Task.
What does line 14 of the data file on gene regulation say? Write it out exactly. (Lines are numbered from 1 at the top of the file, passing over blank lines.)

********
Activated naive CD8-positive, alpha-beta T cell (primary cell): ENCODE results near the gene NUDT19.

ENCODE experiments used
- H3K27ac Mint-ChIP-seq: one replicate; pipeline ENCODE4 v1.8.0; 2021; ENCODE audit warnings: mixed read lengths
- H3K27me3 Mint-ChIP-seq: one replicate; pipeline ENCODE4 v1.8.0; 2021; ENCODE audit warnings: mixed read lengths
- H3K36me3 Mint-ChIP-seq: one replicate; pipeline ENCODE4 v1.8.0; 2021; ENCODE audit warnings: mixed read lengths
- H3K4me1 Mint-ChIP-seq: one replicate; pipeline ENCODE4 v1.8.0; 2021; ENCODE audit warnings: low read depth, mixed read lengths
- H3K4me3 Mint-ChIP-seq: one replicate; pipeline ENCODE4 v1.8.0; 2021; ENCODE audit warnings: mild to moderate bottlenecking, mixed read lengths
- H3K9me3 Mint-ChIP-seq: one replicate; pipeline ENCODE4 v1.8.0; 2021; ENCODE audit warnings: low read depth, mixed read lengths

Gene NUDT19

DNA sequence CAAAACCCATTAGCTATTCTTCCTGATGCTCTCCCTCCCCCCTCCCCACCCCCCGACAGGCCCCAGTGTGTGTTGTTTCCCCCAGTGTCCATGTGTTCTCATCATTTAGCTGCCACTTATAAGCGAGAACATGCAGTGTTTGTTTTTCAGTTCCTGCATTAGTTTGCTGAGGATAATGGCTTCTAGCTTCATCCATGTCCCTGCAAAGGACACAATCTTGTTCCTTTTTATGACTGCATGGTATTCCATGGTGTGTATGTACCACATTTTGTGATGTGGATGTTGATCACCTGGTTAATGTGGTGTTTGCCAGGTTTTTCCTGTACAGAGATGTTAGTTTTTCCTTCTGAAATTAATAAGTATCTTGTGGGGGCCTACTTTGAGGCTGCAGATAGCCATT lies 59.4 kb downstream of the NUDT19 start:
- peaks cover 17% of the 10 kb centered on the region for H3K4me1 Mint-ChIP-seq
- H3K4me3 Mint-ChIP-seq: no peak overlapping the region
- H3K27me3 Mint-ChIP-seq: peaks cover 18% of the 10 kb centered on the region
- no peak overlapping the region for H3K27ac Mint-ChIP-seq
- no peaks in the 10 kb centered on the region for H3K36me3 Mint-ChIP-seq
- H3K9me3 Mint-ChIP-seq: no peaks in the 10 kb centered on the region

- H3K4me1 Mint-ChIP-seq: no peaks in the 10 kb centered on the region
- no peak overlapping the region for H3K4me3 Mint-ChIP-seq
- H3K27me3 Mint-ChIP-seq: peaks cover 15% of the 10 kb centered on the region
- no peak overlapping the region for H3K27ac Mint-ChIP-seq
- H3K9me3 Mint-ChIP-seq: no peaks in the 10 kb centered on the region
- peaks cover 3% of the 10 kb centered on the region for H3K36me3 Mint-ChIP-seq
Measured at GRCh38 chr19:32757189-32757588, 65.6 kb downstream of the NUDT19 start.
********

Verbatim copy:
- no peak overlapping the region for H3K27ac Mint-ChIP-seq